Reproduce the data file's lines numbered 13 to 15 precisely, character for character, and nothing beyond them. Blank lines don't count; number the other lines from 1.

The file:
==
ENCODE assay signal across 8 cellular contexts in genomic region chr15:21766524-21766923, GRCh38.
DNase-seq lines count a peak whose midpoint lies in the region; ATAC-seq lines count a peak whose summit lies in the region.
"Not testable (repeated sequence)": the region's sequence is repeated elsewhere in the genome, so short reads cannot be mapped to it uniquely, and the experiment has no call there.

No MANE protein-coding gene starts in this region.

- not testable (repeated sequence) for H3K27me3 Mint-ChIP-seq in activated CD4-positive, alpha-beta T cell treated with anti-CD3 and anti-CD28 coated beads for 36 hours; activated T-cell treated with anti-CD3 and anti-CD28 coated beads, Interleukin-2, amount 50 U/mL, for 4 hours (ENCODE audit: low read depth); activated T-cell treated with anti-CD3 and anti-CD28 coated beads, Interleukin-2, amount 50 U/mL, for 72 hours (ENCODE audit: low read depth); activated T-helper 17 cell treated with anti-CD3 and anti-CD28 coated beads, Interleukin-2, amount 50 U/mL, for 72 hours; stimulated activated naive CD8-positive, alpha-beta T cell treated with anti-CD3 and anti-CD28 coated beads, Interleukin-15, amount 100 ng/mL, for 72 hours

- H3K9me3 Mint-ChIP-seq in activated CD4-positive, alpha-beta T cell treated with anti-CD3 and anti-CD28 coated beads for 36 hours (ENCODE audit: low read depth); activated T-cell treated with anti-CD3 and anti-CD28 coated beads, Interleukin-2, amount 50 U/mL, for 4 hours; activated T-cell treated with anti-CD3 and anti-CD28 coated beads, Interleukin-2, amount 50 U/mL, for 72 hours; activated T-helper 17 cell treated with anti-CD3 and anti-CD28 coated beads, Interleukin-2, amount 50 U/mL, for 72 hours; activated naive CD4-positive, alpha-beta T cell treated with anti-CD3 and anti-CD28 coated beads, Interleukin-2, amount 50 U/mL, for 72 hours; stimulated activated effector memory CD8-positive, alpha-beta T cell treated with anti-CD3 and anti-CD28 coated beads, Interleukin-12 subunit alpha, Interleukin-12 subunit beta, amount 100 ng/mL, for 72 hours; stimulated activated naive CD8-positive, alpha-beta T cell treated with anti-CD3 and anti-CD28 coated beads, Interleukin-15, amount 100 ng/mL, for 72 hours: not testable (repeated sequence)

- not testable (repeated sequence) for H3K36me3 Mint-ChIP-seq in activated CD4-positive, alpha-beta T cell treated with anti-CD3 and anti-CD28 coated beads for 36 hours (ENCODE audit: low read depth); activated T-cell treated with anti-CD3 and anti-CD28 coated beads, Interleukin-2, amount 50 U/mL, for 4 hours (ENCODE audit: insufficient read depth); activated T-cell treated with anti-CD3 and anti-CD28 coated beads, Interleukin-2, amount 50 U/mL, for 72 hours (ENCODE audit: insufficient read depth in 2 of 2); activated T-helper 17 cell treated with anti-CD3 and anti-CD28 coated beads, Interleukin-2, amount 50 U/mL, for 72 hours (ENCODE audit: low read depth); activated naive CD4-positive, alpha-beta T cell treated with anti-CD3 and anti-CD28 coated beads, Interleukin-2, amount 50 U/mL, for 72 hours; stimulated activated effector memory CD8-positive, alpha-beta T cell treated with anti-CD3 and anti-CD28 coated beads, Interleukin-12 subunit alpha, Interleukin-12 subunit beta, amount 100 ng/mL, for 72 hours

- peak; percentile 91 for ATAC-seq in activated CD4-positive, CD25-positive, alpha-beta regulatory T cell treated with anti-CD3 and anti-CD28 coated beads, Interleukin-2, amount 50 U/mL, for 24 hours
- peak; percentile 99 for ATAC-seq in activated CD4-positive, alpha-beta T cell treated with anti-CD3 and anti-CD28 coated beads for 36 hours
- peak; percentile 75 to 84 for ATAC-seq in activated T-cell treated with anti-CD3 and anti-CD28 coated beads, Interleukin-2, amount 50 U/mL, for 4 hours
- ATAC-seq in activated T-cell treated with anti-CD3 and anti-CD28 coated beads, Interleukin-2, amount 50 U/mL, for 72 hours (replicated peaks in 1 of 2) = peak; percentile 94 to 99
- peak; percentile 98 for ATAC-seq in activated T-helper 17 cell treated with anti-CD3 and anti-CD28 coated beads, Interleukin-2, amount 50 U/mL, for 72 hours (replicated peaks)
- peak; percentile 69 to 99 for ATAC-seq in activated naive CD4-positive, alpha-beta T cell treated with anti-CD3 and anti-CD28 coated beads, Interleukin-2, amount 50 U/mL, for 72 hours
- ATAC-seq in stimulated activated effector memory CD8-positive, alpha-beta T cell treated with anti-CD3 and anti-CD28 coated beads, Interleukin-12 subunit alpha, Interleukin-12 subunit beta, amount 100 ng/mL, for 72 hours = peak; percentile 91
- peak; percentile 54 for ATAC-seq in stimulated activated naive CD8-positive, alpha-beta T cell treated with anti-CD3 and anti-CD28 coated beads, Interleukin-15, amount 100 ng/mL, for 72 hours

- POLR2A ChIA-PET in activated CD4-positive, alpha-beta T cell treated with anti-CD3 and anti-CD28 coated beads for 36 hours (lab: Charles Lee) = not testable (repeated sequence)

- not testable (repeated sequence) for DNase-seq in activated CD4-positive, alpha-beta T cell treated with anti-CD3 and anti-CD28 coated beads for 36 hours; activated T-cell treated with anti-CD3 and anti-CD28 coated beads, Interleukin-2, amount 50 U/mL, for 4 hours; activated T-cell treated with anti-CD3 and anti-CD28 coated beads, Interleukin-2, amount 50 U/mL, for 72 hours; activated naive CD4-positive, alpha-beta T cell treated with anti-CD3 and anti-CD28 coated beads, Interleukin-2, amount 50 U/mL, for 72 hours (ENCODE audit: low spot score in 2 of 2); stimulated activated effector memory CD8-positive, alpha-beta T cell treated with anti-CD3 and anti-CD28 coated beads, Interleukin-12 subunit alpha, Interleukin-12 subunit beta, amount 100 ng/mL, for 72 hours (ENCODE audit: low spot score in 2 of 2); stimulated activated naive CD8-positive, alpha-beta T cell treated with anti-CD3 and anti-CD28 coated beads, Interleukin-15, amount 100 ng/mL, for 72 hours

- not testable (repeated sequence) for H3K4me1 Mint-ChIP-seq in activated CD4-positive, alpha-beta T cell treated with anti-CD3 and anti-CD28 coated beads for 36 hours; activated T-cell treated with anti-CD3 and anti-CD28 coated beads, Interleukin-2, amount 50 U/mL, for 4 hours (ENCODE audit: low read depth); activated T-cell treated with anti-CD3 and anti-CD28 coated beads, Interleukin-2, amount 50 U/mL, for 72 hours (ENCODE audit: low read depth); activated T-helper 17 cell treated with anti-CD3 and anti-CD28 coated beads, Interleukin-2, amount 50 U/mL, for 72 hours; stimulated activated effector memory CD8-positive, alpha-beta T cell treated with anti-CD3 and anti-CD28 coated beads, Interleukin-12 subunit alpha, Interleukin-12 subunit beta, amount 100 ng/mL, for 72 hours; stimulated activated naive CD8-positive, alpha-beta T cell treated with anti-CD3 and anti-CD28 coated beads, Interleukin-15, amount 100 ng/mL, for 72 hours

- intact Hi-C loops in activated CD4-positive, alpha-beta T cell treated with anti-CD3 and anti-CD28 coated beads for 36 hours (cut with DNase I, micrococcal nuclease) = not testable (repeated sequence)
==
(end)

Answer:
- peak; percentile 69 to 99 for ATAC-seq in activated naive CD4-positive, alpha-beta T cell treated with anti-CD3 and anti-CD28 coated beads, Interleukin-2, amount 50 U/mL, for 72 hours
- ATAC-seq in stimulated activated effector memory CD8-positive, alpha-beta T cell treated with anti-CD3 and anti-CD28 coated beads, Interleukin-12 subunit alpha, Interleukin-12 subunit beta, amount 100 ng/mL, for 72 hours = peak; percentile 91
- peak; percentile 54 for ATAC-seq in stimulated activated naive CD8-positive, alpha-beta T cell treated with anti-CD3 and anti-CD28 coated beads, Interleukin-15, amount 100 ng/mL, for 72 hours